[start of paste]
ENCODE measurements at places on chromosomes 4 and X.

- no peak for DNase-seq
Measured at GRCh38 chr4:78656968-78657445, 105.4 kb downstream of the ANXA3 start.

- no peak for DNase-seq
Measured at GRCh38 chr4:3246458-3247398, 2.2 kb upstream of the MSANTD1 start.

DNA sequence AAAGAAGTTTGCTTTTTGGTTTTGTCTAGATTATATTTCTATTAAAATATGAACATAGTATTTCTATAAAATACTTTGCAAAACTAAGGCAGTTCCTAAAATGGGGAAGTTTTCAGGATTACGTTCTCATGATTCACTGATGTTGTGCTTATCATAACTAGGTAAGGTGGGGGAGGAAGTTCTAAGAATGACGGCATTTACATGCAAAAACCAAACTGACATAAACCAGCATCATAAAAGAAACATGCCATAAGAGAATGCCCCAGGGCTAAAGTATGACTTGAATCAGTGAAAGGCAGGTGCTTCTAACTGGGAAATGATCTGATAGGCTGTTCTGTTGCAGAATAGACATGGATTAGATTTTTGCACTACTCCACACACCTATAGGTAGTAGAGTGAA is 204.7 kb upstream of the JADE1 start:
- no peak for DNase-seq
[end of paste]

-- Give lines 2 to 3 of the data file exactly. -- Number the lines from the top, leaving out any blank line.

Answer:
- no peak for DNase-seq
Measured at GRCh38 chr4:78656968-78657445, 105.4 kb downstream of the ANXA3 start.